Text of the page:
Cinema Guild-Malle's Murmur of the Heart, 7, 9:15 p.m., Old
Ann Arbor Film Co-op-Monty Python and the Holy Grail, 7, 10:20
p.m., The Wrong Box, 8:40 p.m., MLB 3.
Mediatrics-Goldfinger, 7, 9p.m., Union Assembly Hall.
Gargoyle Films-The Candidate, 7, 9 p.m., Room 100, Hutchins
Palestinian Human Rights Committee-The Palestinian, Aud. B,
Guild House-Attorney Jean King, "The Problem with National
Health Insurance: Putting Women Second Again," noon, 802 Monroe.
Psychology-Michigan State Representative David Hollister,
Community and Social Change Series, "On Organizing," 4 p.m., 447
Philosophy-Brown University's Roderick Chisholm, "The 'He
Himself' Lolcution," 4 p.m., 429 Mason Hall.
School of Education-Memphis State University's Dr. Jack
Lindquist, Institute for Academic Improvement, "Making Faculty
and Professional Development Work," 2:30-4:00 p.m., Whitney
Auditorium, 1309 School of Education Building.
Music School-College III, performing ensembles, 8 p.m., Hill
PTP-All Shakespeare program, "This Child of Mine," 8 p.m.,
Trueblood Theatre, Frieze Building.
Eclipse Jazz-Roscoe Mitchell, 8, 10:30 p.m., East Quad,
Residential College Auditorium.
Ark-Louis Killen, English ballads, 9 p.m., 1421 Hill.
Ann Arbor Economic Development Corporation, 8 a.m.,
Conference Room, second floor, Fire Station.
Eclipse Jazz Workshop, Roscoe Mitchell, 2 p.m., East Quad,
Residential College Auditorium.
Expressions Adult discussion group, discussion topics:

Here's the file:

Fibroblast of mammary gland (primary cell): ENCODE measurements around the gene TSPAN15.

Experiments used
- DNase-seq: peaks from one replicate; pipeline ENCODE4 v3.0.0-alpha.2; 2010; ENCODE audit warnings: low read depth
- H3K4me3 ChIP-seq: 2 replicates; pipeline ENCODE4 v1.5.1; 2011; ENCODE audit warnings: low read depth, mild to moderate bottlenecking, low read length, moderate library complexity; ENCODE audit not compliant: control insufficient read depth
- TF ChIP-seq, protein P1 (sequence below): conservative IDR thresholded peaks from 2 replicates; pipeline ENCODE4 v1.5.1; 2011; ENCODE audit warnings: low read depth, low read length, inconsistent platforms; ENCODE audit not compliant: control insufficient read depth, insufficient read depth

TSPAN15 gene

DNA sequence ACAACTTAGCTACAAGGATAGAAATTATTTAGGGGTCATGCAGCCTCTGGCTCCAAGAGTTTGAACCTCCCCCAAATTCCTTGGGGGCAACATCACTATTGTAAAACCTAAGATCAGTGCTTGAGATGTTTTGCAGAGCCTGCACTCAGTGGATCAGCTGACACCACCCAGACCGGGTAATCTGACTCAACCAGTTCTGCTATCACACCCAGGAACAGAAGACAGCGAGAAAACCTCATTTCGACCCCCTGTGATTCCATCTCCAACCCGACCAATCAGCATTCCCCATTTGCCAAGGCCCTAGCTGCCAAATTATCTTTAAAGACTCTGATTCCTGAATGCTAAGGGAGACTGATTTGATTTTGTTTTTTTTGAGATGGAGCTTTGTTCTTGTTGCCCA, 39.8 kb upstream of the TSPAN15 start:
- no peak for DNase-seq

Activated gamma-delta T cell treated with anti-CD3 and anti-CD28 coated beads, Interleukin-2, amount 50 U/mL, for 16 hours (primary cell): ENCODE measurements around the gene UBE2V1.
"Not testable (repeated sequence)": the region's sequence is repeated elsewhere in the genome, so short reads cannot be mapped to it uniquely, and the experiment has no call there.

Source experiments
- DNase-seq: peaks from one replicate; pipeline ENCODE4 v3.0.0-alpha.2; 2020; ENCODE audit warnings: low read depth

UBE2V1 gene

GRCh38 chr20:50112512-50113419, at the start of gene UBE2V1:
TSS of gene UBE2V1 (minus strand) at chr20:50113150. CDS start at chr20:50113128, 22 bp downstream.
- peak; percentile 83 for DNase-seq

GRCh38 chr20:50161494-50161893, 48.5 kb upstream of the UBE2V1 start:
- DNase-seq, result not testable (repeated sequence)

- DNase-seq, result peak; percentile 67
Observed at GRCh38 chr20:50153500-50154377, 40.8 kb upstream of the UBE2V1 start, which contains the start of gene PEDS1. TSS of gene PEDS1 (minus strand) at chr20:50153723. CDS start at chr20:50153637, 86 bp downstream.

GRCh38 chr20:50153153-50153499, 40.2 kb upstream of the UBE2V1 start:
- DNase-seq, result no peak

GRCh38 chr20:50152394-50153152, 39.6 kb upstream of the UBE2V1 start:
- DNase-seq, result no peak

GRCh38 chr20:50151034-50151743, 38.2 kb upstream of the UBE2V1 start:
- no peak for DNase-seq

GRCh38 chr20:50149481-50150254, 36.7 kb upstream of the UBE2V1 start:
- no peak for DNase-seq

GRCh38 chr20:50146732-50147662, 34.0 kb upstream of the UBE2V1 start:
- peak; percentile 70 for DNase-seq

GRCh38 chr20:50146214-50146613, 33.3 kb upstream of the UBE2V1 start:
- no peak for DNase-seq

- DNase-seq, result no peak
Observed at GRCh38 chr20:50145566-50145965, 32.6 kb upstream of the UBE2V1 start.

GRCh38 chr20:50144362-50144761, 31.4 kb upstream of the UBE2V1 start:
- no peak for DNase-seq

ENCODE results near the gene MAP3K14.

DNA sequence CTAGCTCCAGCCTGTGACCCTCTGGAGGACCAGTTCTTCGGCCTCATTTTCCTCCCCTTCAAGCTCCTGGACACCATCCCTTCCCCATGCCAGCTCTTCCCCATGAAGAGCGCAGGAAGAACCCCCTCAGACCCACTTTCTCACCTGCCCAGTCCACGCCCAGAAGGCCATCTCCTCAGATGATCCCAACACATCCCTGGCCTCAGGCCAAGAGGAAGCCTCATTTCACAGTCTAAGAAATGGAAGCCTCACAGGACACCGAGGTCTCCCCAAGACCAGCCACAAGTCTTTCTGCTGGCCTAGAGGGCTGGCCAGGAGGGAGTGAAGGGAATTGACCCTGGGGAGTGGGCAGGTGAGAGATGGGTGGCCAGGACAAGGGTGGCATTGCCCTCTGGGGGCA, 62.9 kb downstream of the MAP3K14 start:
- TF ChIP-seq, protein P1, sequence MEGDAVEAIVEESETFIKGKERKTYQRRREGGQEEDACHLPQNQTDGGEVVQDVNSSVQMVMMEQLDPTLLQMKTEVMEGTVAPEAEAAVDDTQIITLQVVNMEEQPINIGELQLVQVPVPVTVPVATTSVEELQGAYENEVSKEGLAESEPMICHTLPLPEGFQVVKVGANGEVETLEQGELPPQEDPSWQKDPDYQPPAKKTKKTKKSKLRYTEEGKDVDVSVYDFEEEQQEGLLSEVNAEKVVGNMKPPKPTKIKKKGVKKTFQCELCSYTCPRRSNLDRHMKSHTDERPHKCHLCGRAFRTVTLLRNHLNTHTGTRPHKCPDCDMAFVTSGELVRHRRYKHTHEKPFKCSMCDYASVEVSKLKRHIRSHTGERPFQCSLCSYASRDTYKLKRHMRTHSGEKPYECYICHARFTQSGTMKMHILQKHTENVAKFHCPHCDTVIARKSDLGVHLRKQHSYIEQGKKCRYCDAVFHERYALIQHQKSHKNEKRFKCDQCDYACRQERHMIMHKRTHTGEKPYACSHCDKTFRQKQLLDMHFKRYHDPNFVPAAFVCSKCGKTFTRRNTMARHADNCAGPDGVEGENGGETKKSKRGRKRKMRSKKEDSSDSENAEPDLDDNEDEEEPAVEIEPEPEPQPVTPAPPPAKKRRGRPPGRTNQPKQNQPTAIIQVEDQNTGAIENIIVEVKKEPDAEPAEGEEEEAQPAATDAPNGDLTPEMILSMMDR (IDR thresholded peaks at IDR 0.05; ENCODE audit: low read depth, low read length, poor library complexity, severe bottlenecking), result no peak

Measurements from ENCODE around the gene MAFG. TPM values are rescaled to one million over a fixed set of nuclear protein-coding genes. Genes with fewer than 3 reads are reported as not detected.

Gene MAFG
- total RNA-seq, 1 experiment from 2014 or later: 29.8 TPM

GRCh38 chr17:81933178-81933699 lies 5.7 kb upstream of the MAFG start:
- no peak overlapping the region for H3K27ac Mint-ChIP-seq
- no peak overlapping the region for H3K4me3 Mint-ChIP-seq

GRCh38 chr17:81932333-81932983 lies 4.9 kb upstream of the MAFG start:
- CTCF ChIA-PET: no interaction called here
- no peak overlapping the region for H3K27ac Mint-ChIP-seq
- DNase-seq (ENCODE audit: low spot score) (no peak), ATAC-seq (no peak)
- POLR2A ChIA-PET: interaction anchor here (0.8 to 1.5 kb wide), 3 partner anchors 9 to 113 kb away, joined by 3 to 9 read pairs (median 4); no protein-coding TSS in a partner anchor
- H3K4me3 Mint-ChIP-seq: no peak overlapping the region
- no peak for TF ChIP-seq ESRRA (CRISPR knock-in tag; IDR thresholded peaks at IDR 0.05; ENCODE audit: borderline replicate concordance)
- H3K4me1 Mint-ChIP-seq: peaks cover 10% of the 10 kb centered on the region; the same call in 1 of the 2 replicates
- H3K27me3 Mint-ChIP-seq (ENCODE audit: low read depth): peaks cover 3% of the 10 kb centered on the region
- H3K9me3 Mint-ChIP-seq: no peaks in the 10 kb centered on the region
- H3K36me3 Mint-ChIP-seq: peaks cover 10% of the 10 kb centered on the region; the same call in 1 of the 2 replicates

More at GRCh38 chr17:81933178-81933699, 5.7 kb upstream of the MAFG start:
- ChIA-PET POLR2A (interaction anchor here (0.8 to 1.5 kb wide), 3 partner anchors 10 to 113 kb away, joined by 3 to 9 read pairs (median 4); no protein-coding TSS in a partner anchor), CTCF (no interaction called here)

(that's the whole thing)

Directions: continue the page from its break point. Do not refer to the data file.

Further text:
"Fantasies," and "Does Age Make a Difference?", 8 p.m., Unitarian
Church, 1917 Washtenaw.
Wholistic Health Council-Health and Healing Energy, an evening
get-together, 7:00 herb tea, 7:30 lecture, Wesley Foundation 'Lounge,
602 E. Huron.
Siddha Yoga Dham-free introductory meditation program,
January 22, 7:30 p.m., 1520 Hill St., call 994-5625 for information.
Hillel-Orthodox minyan, 5:15 p.m.; reform minyan, 8 p.m.; 1429
Gay volleyball-recreational, non-competitive, 8-10 p.m.; CCRB.
Free at last
Singing "We Shall Overcome," jubilant Greenlanders took to the
streets Wednesday celebrating a vote in favor of autonomy for people
"of the world's largest island. The mandate ended 250 years of Danish
rule over Greenland, and for the first time the arctic island's own
WASHINGTON (AP) - The nation's
economy, defying government
attempts to slow it down at the end of
1978, grew at the near explosive rate of
61 per cent intthe final three months of
the year, the government said
Only a few days ago, top
administration officials were
predicting an economic growth of 5 per